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    An administrator pushes, on a shoestring budget, to move his university and the world toward a more sustainable equilibrium.

Academic employment - the second half of my answer
April 13, 2011 - 9:00pm

So if working in a fixed location was what first attracted me to Greenback, what kept me there?

In two words: tuition benefits. More particularly, tuition for my spawn.

As my kids got closer to college age (there are three, at one-year intervals), three possible scenarios became increasingly clear:

  • their undergraduate educational choices could be significantly limited,
  • they could graduate college deeply indebted, or
  • Frau R. and I could put a major hole into our retirement savings.

None of these three was particularly attractive, but working at Greenback has created a fourth possibility, one upon which my family eventually seized. The full tuition for two children, and most of the tuition for the third, was paid as an employee benefit.

For what it's worth, I'm hardly alone in this regard. A lot of my co-workers at Greenback, both those whose kids are approaching college age and those with much younger offspring, look at tuition benefits as a major motivator to stay at the university. For parents of young children, it's gravy. For those with offspring nearing (or even in) college, it can feel more like golden handcuffs. But either way, it's a major (sometimes, the major) reason that I and others work in higher education.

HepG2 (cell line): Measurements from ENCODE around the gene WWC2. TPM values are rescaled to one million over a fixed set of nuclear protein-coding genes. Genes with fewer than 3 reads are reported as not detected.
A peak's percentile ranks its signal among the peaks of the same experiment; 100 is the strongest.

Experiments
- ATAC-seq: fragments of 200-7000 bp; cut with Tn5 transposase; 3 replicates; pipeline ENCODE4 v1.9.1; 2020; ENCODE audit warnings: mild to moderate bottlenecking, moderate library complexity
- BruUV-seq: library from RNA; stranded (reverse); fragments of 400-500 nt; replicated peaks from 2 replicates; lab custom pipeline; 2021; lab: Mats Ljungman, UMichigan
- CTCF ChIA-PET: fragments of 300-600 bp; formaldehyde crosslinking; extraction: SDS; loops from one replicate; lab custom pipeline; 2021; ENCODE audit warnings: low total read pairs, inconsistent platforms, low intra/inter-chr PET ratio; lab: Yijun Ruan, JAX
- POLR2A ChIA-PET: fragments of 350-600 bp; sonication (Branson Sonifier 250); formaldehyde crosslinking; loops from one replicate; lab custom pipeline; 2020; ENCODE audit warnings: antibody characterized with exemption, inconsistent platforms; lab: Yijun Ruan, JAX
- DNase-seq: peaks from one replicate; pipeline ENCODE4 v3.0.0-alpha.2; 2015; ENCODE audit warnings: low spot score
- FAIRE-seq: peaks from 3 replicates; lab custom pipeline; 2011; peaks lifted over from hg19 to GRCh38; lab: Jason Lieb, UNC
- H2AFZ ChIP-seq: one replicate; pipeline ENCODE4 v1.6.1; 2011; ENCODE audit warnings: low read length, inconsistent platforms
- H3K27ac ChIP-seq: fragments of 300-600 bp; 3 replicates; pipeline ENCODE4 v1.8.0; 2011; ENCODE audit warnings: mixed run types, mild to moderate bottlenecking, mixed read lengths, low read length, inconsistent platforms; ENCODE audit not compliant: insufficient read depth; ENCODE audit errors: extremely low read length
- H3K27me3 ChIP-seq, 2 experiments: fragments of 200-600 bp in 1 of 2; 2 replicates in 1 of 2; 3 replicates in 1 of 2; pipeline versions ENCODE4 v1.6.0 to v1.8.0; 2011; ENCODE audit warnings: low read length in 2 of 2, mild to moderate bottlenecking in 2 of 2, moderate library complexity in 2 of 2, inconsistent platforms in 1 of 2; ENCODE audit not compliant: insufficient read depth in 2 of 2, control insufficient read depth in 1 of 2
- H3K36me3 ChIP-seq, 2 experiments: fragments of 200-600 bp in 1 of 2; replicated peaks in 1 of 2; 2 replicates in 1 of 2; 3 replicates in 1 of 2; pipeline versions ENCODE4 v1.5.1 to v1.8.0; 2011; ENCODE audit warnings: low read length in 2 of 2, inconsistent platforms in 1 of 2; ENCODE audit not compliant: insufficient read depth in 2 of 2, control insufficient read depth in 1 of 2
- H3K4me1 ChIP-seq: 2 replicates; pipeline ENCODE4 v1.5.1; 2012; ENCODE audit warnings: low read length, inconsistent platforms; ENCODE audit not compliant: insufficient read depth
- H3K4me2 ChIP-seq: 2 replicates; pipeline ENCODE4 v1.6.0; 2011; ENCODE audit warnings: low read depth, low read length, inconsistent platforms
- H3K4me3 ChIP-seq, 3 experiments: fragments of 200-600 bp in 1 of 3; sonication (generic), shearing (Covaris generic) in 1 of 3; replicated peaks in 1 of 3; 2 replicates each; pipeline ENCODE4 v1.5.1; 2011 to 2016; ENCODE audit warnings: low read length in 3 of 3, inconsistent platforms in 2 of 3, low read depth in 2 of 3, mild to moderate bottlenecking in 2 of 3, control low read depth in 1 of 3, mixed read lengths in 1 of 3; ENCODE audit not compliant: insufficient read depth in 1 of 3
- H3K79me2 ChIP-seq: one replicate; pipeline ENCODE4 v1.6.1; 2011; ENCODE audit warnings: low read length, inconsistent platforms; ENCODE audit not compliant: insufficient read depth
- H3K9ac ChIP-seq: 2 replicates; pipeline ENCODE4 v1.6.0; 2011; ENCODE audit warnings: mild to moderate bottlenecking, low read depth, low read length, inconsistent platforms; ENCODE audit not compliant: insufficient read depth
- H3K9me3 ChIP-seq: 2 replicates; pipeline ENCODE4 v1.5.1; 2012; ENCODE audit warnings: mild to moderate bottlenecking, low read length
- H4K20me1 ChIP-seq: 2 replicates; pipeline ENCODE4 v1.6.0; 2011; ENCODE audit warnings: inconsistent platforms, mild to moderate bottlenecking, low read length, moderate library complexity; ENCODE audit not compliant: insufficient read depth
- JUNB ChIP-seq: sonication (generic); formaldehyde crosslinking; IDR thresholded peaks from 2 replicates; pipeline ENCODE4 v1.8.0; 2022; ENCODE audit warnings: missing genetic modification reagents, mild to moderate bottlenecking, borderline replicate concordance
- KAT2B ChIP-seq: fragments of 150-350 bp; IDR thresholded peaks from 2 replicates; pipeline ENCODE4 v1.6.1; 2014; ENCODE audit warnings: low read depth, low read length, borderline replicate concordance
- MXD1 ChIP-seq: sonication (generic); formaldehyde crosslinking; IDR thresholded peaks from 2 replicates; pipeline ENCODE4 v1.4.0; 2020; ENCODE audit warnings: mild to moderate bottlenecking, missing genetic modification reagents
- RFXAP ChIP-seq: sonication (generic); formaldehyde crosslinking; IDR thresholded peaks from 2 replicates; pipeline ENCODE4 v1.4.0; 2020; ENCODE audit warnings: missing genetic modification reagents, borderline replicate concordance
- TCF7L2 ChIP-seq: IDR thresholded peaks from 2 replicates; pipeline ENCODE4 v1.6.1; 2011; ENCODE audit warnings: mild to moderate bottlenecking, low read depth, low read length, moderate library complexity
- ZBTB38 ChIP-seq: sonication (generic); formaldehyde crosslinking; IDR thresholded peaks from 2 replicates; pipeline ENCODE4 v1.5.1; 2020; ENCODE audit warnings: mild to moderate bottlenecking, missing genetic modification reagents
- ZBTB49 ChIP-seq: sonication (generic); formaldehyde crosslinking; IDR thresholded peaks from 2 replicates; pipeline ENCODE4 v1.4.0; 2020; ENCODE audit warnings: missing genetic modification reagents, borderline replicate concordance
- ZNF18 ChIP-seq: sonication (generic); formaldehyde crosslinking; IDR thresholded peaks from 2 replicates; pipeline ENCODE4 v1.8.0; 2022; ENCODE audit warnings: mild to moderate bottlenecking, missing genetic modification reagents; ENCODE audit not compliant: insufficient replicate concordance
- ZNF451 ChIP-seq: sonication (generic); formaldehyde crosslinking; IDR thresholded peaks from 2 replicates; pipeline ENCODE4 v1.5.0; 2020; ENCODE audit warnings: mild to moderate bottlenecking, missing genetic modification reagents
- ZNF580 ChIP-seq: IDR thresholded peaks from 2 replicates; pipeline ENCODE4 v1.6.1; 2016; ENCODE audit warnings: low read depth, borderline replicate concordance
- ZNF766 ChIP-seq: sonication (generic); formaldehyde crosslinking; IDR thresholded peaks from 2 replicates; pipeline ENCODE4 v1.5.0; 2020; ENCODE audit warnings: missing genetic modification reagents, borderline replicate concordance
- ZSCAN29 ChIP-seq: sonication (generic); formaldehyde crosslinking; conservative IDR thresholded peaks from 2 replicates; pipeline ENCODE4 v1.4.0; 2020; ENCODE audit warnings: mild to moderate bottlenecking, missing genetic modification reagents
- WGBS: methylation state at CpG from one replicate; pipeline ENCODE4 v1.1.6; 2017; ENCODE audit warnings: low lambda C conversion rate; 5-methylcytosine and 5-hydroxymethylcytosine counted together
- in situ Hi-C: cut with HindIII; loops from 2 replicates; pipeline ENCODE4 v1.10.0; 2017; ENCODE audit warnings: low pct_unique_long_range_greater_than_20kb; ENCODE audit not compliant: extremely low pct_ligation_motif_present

So, what's your reason? Why did you take a job at a college or university? Why are you still there? Share your story -- email it to g[dot]rendell[at]insidehighered[dot]com.

 

 

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